Venezuelan opposition MP Juan Requesens, accused of involvement in a failed 2018 attack against President Nicolas Maduro and imprisoned since, was placed under house arrest on Friday, his defense announced.
Juan Requesens, who was detained at the headquarters of the Venezuelan Intelligence Service (SEBIN), is now under house arrest at his home in eastern Caracas. His trial, which is ongoing, is expected to resume on Monday, according to one of his lawyers, Joel Garcia.
“The measure of deprivation of liberty has been replaced by a house arrest,” said Charity Flores, a lawyer who is also part of his defense. Juan Requesens “is apparently in good health,” she said.
“My brother Juan is at home,” Rafaela Requesens, a former student leader, confirmed on Twitter.
Henrique Capriles, a former opposition presidential candidate, posted a video on Instagram in which the MP is seen arriving at his home, greeting and hugging relatives, lawyers and opposition officials.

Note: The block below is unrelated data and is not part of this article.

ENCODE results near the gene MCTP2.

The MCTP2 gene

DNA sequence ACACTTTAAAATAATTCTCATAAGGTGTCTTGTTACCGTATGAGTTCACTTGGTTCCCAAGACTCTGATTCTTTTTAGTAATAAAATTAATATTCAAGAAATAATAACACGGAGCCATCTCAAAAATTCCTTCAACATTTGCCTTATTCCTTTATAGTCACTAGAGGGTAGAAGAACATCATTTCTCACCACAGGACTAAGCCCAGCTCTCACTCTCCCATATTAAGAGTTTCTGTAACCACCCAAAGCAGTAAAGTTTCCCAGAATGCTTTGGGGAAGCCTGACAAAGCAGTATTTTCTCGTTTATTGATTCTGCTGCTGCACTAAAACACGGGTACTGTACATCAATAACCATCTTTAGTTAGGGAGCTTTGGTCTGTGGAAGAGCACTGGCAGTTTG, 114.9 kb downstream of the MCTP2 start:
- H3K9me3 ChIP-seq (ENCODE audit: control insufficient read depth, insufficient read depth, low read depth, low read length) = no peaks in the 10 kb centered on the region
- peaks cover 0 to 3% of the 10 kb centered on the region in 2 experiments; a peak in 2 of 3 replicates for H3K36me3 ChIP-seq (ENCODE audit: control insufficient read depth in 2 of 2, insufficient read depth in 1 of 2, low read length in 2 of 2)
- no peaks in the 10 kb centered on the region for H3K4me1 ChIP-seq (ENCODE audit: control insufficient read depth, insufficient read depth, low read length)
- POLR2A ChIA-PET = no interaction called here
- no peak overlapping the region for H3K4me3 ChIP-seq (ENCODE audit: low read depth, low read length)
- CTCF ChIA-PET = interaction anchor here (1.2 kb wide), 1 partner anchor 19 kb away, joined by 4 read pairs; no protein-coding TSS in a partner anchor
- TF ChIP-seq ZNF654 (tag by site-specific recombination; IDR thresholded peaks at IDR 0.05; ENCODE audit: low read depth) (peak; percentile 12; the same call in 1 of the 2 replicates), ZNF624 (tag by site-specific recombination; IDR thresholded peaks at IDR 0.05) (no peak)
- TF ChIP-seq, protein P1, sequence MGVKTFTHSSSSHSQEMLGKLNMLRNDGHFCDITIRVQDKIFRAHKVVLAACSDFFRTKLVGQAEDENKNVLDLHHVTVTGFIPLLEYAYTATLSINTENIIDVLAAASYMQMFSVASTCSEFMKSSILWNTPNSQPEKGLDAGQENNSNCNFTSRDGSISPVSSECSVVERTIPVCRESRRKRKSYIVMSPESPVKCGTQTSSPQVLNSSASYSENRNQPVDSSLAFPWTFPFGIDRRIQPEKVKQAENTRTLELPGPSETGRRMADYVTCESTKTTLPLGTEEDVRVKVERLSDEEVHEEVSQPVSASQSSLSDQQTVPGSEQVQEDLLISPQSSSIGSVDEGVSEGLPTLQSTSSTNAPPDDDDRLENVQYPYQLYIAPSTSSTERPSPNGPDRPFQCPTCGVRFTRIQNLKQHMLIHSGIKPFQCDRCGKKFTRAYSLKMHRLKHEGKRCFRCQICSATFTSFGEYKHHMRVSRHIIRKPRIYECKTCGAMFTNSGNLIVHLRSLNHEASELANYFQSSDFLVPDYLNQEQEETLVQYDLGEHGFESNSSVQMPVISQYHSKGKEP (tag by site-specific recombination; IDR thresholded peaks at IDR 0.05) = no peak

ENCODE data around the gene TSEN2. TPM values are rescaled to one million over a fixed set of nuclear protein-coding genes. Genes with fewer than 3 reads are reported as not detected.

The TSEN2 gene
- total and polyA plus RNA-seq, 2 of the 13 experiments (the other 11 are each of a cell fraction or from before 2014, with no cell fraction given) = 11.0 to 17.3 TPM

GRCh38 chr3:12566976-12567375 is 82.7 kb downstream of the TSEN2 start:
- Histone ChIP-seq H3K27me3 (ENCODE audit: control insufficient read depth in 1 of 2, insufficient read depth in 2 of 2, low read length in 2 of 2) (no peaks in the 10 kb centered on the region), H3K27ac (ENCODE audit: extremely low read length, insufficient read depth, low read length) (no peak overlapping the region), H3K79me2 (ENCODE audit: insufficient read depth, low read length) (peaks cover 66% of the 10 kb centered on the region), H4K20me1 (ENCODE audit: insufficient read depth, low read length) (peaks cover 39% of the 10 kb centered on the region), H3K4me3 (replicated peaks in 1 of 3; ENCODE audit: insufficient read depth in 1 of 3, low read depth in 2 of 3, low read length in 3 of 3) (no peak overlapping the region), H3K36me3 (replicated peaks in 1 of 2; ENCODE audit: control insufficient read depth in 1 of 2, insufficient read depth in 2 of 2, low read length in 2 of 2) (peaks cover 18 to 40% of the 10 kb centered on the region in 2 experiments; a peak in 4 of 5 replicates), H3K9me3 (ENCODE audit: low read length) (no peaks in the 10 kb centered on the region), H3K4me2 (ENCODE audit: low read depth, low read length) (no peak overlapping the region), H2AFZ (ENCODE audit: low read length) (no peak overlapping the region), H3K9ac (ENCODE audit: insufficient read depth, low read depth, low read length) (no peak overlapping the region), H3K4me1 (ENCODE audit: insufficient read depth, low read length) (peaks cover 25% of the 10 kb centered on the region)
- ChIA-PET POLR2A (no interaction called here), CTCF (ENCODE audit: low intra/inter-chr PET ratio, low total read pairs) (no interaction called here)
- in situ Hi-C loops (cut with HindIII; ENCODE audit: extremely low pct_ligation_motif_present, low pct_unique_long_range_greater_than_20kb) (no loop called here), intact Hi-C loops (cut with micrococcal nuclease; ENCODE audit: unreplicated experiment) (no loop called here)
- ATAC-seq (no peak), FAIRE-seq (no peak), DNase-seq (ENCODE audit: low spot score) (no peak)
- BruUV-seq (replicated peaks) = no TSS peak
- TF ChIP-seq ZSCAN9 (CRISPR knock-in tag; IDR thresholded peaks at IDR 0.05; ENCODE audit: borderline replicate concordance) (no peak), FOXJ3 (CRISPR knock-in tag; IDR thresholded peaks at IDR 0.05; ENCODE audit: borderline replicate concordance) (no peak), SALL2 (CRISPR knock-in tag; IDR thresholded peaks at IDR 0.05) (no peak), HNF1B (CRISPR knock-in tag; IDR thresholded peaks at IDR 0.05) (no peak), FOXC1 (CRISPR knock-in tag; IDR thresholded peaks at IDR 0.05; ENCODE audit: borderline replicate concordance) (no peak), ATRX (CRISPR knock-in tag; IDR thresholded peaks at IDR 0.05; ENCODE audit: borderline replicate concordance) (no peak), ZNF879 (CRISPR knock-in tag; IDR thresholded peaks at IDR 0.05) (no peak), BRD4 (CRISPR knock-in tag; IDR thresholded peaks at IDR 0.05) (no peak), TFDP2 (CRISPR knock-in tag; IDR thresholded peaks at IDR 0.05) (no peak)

Mr. Requesens is, like Mr. Capriles, a member of the opposition party Primero Justicia.
The authorities have not communicated on his placement under house arrest.
The deputy, who had been detained since August 7, 2018, is charged with “attempted homicide” and other charges including “terrorism”, “treason of the motherland” and “criminal association”.
Mr. Requesens, who declares himself innocent, faces 30 years in prison.
Three days before his arrest, two drones loaded with explosives had exploded near a platform on which President Maduro was presiding over a military parade in central Caracas.
Mr. Maduro then accused former Colombian President Juan Manuel Santos of having planned the attack with the participation of people residing in Colombia, the United States and Peru.
In a video released after the arrest of Mr. Requesens, the MP admitted to having been in contact with one of the people involved according to Caracas. The opposition said he had been threatened or drugged to force him to make the comments.
Opposition leader Juan Guaido reacted to the measure concerning Mr Requesens on Friday. “We know house arrest is far from freedom, but justice will win,” tweeted Mr. Guaido, who has proclaimed himself interim president and is recognized as such by some 50 countries including the United States. .
Three other opposition deputies are detained by the Venezuelan authorities.
According to the human rights NGO Foro Penal, there are 386 “political prisoners” in Venezuela.